The European Commission has released figures showing that there has been a dramatic and concerning increase in pharmaceutical counterfeiting, with seizures in Europe hitting an all time high of over 2.5m items.
2005 only saw seizures totalling around half a million items, but the figures for 2006 have revealed a hefty increase, causing concern at the European Commission due the potential health and safety risks associated with fake pharmaceuticals.
The most popular targets for counterfeiters over 2006 were Pfizer's blockbuster drug Viagra (sildenafil citrate), Eli Lilly's Cialis (tadalafil) and Bayer's Levitra (vardenafil) - all products for the treatment of erectile dysfunction.
Other medications commonly faked over the past year included anti-cholesterol and osteoporosis drugs and those used to control hypertension.
"The harmful effects of the illicit trade in counterfeit goods are well known," the report from the EC reads.
"The marketing of fake goods does considerable damage to rights holders, as well as law-abiding manufacturers and traders and more and more attention is being drawn to the dangers to the consumers' health and safety."
Despite efforts by the pharmaceutical industry to combat the illegal trade in counterfeit versions of its products and protect supply chains, counterfeiters appear to be slipping through the net and continuing to peddle their fake goods.
The current number one source for counterfeit drugs entering the EU is India, where over 30 per cent of the fakes originate, closely followed by the United Arab Emirates and China. These three countries combined accounted for over 80 per cent of all counterfeit medicines in Europe.
"The emergence of India in this sector reflects the developing industrial capacity of this nation and highlights the reality that counterfeiting is carried out on an industrial scale, in all sectors where a potential profit is perceived," said the EC report.
Although India was the main culprit for counterfeit pharmaceuticals, some European countries were also to blame, with Norway creeping in at joint sixth position. Germany was also highlighted by the EC as reporting a staggering increase in counterfeit goods seizures, the total jumping from 15.5 million articles in 2005 to over 140 million articles in 2006.
Maria Assimakopoulou of the Taxation and Customs unit at the European Commission told in-PharmaTechnologist.com that companies needs to communicate with the authorities in order to help combat the spread of counterfeit goods:
"In the customs field, we recommend that businesses cooperate with customs authorities by submitting advance information on their products, so that customs officials have enough information to identify counterfeited products," she said.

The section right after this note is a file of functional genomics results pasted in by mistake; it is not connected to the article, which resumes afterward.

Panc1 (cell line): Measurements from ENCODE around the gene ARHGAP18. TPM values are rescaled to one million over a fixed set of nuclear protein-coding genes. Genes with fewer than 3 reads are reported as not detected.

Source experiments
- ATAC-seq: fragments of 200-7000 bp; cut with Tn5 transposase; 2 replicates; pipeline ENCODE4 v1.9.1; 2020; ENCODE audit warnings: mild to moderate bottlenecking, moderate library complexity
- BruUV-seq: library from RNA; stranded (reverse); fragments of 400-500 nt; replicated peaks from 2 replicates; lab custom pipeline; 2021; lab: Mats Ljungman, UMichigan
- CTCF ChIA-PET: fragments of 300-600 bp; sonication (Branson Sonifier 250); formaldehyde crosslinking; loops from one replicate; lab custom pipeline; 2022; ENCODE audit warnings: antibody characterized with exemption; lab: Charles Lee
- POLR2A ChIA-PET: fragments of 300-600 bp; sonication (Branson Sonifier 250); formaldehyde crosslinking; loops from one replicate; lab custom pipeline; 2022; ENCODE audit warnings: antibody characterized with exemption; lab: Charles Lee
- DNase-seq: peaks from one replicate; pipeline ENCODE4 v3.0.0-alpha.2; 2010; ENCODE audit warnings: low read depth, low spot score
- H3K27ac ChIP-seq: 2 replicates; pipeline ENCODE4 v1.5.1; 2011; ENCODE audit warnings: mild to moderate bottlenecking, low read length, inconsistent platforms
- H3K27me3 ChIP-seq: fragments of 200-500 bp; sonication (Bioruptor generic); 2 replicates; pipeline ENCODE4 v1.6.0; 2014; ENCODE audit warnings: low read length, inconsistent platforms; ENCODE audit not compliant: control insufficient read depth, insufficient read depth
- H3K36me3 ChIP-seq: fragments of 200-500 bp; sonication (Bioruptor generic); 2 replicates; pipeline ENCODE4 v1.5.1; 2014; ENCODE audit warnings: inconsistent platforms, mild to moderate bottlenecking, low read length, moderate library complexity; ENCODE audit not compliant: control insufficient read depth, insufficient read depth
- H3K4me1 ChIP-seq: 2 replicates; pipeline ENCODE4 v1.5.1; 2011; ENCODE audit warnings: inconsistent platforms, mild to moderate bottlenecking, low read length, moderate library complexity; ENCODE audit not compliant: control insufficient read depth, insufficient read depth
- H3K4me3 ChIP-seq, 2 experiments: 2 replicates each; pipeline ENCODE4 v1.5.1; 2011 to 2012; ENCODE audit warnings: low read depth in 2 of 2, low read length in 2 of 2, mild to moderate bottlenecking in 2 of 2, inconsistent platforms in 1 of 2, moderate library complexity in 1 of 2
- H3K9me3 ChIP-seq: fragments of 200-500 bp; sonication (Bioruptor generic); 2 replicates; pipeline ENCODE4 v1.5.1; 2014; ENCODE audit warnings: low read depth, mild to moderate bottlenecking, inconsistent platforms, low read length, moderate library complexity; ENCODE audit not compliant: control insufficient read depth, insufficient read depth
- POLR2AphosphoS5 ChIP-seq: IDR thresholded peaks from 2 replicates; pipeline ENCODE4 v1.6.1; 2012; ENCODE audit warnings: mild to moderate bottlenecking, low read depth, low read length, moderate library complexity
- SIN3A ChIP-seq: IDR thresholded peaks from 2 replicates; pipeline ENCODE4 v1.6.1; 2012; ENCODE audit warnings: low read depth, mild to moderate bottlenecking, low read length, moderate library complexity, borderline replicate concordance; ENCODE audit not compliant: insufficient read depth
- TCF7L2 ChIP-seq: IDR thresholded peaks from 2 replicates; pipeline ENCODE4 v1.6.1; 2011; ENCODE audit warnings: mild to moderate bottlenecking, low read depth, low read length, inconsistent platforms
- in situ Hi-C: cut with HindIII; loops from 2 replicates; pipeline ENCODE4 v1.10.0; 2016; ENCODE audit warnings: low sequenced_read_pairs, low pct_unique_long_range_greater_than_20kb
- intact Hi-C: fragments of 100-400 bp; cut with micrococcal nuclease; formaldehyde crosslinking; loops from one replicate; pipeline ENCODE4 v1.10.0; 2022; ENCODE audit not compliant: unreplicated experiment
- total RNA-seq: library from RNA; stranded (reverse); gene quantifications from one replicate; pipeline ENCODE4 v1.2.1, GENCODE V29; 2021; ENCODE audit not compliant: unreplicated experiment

"Once suspicion exists on products, we recommend businesses to submit declarations for actions to the customs so that seizures can be started."
There are several initiatives being brought on line by the EC which could help fight the trade in counterfeit goods, and may also partly account for the vastly increased haul in fake goods over 2006.
For example, a specific Supply Chain Security Pilot Project is being developed with the aim of tightening end-to-end supply chains between Asia and Europe. The project will involve data-exchange relating to goods traded between China, the Netherlands and the UK, with particular emphasis being laid on establishing "secure lanes" for sea containers moving between China and main European maritime ports.
As well as this, the EC has been working to further develop its RIF management system to lead to better coordination between EU member states.
"The RIF consists of an electronic exchange of information between customs authorities," explained Assimakopoulou.
"It allows customs authorities to exchange electronic messages once they have detected risks on certain products."
For example, if Belgian customs authorities seize counterfeited goods imported by an 'unknown' importer, the RIF system would allow the information to quickly be relayed to the 26 other EU administrations so that they can focus their attention on the suspicious importer.
With reports of counterfeit drugs cropping up with alarming regularity, these tightened security measures along with EU plans to enforce criminal sanctions on those found guilty of counterfeiting seem to be increasingly necessary.
In under a week there have been reported cases of counterfeit batches of no less than three major drugs - Eli Lilly's antipsychotic Zyprexa (olanzapine) was the first, closely followed by Bristol-Myers Squibb and Sanofi-Aventis' blood clot prevention drug Plavix (clopidogrel), and AstraZeneca's prostate cancer drug Casodex (bicalutamide).
At present, the Medicines and Healthcare products Regulatory Agency (MHRA) are investigating the possibility of links between the three cases, particularly as in all three cases the counterfeit products were packaged in French livery and distributed via parallel trade.
These latest cases will have sparked concern in the European pharmaceutical industry, particularly as the existence of the fakes came to light not through any high-tech security measures but simply vigilance on the part of wholesalers and repackagers who were offered the suspicious packs.
No matter what sophisticated gadgetry is introduced in an effort to protect pharmaceutical supply chains, it would seem that a little human diligence to supplement the technology also goes a long way.